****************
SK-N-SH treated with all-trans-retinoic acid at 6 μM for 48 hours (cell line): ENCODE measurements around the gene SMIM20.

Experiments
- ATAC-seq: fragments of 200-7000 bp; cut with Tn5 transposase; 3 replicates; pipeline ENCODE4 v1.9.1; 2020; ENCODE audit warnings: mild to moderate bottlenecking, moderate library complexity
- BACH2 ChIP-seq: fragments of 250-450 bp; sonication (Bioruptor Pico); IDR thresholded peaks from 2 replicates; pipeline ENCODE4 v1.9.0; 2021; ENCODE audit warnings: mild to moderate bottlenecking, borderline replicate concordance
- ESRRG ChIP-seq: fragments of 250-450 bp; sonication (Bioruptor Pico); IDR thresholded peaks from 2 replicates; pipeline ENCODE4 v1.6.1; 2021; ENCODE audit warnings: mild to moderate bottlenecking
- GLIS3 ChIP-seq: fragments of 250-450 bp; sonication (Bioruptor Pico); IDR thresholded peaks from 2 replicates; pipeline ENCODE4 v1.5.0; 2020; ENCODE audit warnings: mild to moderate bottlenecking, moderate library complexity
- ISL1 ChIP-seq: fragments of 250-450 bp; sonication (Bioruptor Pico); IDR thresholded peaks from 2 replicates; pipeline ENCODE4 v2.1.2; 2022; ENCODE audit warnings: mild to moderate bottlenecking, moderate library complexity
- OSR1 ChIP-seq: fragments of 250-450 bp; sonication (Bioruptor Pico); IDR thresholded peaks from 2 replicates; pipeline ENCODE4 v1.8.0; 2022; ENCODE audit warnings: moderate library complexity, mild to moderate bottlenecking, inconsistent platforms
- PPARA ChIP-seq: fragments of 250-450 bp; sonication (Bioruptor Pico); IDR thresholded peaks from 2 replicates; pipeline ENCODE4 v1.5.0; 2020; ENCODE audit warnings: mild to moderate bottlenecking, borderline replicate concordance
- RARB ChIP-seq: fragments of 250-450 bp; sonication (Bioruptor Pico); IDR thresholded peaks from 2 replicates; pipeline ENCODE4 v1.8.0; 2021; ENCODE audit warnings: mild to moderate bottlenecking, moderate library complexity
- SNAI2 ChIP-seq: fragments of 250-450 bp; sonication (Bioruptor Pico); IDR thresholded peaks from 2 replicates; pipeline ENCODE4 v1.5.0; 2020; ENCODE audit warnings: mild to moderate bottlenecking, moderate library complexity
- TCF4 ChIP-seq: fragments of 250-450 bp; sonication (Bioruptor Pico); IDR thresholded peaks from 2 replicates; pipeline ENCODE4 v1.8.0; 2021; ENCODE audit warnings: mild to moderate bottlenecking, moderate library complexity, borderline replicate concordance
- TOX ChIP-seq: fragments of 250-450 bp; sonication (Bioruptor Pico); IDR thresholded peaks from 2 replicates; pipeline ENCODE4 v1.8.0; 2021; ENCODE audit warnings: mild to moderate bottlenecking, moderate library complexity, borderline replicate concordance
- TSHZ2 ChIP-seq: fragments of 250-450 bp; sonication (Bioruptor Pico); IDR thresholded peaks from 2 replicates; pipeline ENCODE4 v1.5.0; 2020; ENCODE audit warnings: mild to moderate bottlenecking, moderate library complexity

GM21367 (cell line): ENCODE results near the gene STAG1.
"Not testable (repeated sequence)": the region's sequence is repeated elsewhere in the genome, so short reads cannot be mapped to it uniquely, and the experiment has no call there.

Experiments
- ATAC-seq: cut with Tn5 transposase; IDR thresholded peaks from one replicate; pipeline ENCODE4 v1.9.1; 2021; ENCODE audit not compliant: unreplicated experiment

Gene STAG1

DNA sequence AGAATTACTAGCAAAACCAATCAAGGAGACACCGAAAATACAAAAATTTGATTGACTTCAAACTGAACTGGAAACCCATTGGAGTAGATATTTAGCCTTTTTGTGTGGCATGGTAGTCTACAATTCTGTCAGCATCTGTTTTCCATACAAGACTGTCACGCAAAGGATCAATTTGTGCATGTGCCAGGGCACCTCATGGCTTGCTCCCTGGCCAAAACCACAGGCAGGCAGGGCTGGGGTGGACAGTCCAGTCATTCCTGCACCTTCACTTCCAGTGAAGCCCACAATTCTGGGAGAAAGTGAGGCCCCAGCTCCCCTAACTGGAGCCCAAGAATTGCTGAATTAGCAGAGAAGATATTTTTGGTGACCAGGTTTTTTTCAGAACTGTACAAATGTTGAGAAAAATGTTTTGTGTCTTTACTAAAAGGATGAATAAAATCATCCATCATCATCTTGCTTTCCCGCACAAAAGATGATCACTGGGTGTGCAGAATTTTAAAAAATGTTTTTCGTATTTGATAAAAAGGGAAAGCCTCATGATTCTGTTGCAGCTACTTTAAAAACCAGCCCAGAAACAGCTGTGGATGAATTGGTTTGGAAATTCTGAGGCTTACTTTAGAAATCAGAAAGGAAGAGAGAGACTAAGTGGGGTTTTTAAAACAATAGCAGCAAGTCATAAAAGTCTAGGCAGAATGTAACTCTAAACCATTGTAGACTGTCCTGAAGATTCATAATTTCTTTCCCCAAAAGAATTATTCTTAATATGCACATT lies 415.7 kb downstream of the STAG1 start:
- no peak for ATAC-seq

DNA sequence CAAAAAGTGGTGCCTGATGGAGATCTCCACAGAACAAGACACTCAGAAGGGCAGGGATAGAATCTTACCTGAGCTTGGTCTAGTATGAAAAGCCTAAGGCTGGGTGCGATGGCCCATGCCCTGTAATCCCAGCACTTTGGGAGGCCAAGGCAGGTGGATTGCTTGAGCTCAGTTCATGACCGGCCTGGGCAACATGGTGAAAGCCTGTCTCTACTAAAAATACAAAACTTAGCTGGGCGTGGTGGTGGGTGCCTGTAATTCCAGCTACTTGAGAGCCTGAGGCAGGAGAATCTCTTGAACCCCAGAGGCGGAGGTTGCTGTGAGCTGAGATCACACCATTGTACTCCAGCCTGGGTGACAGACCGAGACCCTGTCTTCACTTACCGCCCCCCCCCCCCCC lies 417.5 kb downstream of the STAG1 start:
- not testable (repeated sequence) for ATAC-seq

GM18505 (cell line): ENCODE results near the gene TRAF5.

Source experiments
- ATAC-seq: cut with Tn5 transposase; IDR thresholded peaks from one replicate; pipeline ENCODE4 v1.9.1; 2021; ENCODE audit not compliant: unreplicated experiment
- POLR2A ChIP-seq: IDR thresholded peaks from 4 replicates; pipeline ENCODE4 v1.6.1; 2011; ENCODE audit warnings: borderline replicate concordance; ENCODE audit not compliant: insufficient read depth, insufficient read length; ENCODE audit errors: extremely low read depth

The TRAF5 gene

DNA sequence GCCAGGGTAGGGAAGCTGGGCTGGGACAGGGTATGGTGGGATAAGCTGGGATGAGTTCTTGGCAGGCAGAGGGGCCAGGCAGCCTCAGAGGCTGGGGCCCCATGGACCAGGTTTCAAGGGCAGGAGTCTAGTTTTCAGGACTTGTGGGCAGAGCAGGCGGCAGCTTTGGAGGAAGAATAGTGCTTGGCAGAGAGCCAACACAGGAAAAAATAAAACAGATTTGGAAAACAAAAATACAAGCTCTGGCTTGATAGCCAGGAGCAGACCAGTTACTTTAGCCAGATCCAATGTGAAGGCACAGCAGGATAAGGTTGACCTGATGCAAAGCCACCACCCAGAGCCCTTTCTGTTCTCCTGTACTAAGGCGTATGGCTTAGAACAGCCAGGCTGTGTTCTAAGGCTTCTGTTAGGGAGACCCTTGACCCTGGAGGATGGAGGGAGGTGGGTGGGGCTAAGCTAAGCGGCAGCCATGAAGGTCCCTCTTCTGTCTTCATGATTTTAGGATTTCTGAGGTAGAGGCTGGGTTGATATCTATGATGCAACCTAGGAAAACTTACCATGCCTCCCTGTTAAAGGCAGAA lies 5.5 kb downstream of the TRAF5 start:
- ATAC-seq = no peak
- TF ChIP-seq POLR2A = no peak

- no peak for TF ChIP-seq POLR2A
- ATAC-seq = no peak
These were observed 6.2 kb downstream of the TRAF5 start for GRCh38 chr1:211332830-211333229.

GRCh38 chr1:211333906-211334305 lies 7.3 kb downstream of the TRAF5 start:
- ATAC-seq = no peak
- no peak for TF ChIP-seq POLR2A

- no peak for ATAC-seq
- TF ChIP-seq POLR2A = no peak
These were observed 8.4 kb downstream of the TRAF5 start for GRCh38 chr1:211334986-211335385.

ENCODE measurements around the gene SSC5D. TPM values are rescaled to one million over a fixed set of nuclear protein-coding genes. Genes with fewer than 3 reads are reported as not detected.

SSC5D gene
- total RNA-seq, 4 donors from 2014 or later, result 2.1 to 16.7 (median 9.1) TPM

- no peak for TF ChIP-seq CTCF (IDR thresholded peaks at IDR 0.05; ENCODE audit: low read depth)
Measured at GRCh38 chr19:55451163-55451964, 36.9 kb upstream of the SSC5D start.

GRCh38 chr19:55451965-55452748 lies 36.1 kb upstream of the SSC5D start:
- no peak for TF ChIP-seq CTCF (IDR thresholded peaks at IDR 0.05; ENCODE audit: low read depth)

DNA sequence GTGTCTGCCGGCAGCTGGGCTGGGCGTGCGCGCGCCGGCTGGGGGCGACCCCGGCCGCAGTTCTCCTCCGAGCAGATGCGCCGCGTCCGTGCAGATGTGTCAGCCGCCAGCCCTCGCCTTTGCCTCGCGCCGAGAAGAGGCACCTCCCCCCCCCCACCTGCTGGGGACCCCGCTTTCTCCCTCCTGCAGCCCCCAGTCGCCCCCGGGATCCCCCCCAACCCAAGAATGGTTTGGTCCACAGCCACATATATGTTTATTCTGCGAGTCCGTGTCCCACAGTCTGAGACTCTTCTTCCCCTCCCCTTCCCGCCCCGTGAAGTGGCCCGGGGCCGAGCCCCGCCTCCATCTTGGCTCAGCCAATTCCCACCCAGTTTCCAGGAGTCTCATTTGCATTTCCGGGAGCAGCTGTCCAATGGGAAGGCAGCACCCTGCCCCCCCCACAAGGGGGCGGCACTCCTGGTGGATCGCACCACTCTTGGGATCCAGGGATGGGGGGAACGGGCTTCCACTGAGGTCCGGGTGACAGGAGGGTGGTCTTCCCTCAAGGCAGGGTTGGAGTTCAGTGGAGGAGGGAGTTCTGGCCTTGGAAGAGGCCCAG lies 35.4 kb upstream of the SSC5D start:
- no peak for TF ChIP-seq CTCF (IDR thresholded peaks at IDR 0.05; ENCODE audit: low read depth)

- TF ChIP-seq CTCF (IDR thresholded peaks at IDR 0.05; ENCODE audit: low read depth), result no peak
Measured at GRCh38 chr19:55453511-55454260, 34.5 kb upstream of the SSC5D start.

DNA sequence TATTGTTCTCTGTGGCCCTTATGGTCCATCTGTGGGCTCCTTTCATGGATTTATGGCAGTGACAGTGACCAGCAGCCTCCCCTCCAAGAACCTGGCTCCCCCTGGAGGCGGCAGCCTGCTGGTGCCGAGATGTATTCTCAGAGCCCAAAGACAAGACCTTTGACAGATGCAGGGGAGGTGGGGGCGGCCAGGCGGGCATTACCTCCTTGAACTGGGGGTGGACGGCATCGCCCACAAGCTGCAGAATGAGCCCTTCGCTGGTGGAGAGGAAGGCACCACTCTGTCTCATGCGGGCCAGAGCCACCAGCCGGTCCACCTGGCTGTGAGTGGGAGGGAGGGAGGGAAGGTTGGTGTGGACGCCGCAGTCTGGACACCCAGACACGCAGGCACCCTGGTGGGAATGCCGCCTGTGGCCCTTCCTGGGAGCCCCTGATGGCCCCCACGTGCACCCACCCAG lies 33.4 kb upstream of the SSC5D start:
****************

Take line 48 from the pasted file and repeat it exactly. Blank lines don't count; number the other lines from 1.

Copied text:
DNA sequence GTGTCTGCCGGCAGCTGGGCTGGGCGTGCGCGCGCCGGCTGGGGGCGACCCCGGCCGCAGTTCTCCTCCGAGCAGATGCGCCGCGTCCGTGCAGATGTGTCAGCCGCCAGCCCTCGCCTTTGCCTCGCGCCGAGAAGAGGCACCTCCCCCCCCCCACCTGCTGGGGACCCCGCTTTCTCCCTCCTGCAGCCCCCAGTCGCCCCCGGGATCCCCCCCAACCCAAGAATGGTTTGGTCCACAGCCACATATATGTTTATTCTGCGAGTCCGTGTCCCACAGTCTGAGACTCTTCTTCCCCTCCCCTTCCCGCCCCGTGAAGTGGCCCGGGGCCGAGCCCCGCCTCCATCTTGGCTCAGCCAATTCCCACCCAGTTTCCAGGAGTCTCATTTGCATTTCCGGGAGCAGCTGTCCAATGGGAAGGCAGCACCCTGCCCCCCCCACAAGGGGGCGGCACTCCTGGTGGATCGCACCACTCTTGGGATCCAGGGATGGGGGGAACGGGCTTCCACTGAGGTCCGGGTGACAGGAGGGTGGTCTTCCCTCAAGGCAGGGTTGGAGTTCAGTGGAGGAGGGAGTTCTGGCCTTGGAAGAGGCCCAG lies 35.4 kb upstream of the SSC5D start: